David Brennan couldn’t sit still. During a meal of beef and potatoes at AstraZeneca Plc’s drug research center near Stockholm in October, Brennan, the company’s chief executive officer, grilled six drug-development managers over a concern raised by a laboratory scientist.
That morning, the newly recruited researcher told Brennan during a town hall-style meeting that he didn’t have the freedom he would have in academia to pursue unusual ideas. Brennan wanted to know why.
“It was quite amazing to see how agitated he was over one question,” recalls Samantha Budd, who left her own lab in San Diego 10 years ago to head neurological research at AstraZeneca in Sweden.
Brennan, 57, has more reason than most drug-company CEOs to ensure that his scientists are happy and productive, Bloomberg Businessweek reports in its Jan. 3 edition. While competitors such as GlaxoSmithKline Plc and Sanofi-Aventis SA expand into flea sprays and energy drinks to offset slowing drug revenue, AstraZeneca is sticking to one business -- developing pharmaceuticals innovative enough to command premium prices.
Betting on drug discovery is risky these days. The industry has gone through a dry spell, with none of the 15 best-selling drugs winning approval in the past six years, according to data compiled by IMS Health Inc., a Norwalk, Connecticut-based provider of market information, and Bloomberg. More than half of London-based AstraZeneca’s $32.8 billion in sales came from drugs that may face generic competition by 2014. The company is one of the worst performers among big drugmakers in winning regulatory approval of new medicines in the U.S. or European Union in the past three years, according to statistics compiled by a competitor, Novartis AG.
‘Get Through This’
“We’re going to figure out how to get through this,” Brennan, a 6-foot, 2-inch former college linebacker who has spent his 35-year career in the drug industry, said during an interview in his west London office. “People are living longer and getting older, and they are consuming more health care. They want advances.”
Investors are skeptical. AstraZeneca’s shares trade at about 7.2 times estimated earnings, the cheapest of the world’s big drug companies. Basel, Switzerland-based Roche Holding AG, which gets about 20 percent of sales from disease-detecting tests, and Johnson & Johnson of New Brunswick, New Jersey, which derives almost two-thirds of revenue from medical devices and consumer products, are more highly valued.
“The market seems to be saying essentially that R&D productivity is dead, that they’re destroying value by investing in research and development,” said Gareth Powell, who helps run $200 million in health-care funds at Polar Capital Partners Ltd. in London. “We’re in a completely different world now.”
Brennan’s commitment to research has its origins at Merck & Co., when the U.S. drugmaker dominated global drug discovery and blockbusters were easier to find. He joined Whitehouse Station, New Jersey-based Merck as a 21-year-old salesman in 1975, and was there when the company’s labs pioneered new ways to treat hypertension and cholesterol.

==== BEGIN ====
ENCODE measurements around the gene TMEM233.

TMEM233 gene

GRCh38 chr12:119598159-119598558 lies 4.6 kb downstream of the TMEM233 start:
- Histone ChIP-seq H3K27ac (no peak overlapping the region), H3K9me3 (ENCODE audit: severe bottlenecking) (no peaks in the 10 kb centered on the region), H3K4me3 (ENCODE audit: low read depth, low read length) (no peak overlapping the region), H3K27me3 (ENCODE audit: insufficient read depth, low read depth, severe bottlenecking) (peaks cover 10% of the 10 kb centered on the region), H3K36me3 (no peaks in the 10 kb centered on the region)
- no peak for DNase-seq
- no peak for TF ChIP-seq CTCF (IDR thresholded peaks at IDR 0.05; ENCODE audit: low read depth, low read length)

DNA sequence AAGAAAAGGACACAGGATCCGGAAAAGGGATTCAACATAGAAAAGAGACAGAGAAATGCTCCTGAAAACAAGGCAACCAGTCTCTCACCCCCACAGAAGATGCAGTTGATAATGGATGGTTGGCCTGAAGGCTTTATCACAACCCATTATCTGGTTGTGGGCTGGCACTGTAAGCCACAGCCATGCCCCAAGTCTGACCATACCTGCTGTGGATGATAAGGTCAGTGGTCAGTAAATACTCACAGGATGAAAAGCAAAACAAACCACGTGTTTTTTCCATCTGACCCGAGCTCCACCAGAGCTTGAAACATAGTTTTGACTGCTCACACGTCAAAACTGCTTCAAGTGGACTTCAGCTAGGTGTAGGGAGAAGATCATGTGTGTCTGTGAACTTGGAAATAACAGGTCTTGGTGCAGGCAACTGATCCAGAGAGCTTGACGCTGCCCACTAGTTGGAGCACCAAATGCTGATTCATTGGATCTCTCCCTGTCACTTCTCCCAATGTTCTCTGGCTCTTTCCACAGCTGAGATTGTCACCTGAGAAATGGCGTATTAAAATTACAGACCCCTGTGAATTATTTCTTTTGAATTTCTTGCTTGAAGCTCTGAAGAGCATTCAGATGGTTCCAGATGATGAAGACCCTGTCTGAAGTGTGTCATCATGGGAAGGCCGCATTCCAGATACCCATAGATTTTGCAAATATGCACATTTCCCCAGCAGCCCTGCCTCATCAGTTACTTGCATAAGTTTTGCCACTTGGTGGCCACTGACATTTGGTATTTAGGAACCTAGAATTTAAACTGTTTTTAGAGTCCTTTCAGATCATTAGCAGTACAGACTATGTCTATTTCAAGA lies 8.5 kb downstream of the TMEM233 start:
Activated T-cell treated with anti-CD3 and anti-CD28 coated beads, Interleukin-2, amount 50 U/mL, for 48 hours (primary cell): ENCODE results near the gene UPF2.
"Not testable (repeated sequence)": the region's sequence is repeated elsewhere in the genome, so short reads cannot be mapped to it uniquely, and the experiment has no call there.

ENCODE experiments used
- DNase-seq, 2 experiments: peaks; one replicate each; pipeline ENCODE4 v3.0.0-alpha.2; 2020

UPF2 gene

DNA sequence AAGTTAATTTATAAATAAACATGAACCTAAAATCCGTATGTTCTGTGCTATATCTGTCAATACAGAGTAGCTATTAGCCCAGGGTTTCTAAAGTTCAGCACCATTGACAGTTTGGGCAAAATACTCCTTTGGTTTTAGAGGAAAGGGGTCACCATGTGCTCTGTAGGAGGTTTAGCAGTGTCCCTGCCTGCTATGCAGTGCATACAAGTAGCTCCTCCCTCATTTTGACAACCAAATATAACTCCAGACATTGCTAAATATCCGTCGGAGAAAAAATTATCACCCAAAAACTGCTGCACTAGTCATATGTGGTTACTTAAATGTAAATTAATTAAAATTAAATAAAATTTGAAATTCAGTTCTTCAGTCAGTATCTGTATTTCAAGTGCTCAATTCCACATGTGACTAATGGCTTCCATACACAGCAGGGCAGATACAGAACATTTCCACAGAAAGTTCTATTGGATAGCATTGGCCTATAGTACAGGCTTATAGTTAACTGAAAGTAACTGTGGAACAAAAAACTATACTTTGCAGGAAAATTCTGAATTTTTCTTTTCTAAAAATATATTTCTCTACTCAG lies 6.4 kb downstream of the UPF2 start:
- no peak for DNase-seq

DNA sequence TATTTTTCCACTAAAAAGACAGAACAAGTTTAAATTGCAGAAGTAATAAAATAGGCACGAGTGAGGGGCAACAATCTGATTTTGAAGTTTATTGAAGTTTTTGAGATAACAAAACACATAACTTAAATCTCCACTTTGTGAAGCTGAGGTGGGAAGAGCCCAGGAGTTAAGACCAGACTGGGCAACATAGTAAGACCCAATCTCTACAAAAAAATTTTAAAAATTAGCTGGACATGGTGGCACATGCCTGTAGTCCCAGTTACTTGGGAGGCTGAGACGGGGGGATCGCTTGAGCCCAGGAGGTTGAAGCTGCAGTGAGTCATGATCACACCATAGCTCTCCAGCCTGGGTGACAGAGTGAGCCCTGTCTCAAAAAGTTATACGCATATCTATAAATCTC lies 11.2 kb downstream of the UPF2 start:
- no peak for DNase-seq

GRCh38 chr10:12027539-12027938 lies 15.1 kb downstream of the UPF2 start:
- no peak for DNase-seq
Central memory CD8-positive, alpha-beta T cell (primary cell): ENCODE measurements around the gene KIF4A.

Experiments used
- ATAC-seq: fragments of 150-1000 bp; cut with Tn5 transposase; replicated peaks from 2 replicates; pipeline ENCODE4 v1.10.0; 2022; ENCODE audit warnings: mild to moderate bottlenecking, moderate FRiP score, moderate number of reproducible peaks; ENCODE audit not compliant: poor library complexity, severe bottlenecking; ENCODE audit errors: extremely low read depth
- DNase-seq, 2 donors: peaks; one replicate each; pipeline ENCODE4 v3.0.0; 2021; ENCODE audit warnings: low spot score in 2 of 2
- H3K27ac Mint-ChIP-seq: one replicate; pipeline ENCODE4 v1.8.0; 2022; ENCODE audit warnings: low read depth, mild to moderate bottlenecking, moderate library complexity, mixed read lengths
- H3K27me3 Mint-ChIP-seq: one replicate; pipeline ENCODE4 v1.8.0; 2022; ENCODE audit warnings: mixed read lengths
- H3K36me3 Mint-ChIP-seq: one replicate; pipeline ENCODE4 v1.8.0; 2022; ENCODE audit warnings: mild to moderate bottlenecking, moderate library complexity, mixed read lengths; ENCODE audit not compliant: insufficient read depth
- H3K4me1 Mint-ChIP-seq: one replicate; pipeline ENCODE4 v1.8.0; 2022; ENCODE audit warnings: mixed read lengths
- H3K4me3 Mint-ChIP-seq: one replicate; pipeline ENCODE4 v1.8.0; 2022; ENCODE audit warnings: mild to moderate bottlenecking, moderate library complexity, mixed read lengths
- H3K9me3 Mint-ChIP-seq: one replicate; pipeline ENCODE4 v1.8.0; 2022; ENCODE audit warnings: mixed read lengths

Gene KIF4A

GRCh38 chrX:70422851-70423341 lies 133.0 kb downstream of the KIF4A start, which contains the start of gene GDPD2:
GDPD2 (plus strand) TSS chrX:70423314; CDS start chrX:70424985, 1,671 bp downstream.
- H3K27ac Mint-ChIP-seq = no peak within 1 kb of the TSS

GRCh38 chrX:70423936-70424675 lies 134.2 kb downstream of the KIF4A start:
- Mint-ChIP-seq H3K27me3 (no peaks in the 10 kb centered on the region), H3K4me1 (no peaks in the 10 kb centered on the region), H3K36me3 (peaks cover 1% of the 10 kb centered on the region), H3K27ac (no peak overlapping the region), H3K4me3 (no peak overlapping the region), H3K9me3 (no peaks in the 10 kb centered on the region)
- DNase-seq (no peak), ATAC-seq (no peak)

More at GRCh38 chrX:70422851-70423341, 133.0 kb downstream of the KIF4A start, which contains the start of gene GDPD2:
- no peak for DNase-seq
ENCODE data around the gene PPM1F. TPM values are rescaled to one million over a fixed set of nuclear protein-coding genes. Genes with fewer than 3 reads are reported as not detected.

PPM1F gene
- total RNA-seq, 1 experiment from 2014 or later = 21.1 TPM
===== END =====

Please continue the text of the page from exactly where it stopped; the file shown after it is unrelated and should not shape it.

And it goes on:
“This is what David saw happening,” says P. Roy Vagelos, who ran Merck’s R&D and later, when he became CEO, promoted Brennan to run its collaboration with Swedish drugmaker Astra AB, a predecessor to AstraZeneca.
“That apparently has influenced his view of running a pharma company, which I think is a correct view,” Vagelos, 81, said in an interview. “The world has changed but the impact of important new drugs that fulfill unmet medical needs is no different.”
While researchers now understand diseases better because of genetic breakthroughs, drugmakers are having limited success translating that into medicines for heart disease, pain or cancer. Regulators also are requiring greater safety after several big-selling drugs proved more dangerous than anticipated, and governments, especially in Europe, and insurers in the U.S. are pushing back on price increases.
Despite these headwinds, Brennan’s commitment to R&D as the road to growth is making AstraZeneca a magnet in the research community.
Menelas Pangalos helped build an industry-leading pipeline of experimental drugs at Wyeth, helping persuade Pfizer Inc. to buy the company in 2009 for $68 billion. He was lauded by New York-based Pfizer’s then-CEO Jeffrey Kindler for his “incomparable” expertise.
Looking for someone to invigorate his labs, Brennan courted Pangalos, 43, who says he was impressed by the CEO’s “hunger for change.” Pangalos joined AstraZeneca in May as head of early-stage drug research.
“As the head of research, you want to be hearing your CEO say that the way we are going to grow the business is by driving successful research and development,” Pangalos said. “It’s an incredible challenge.”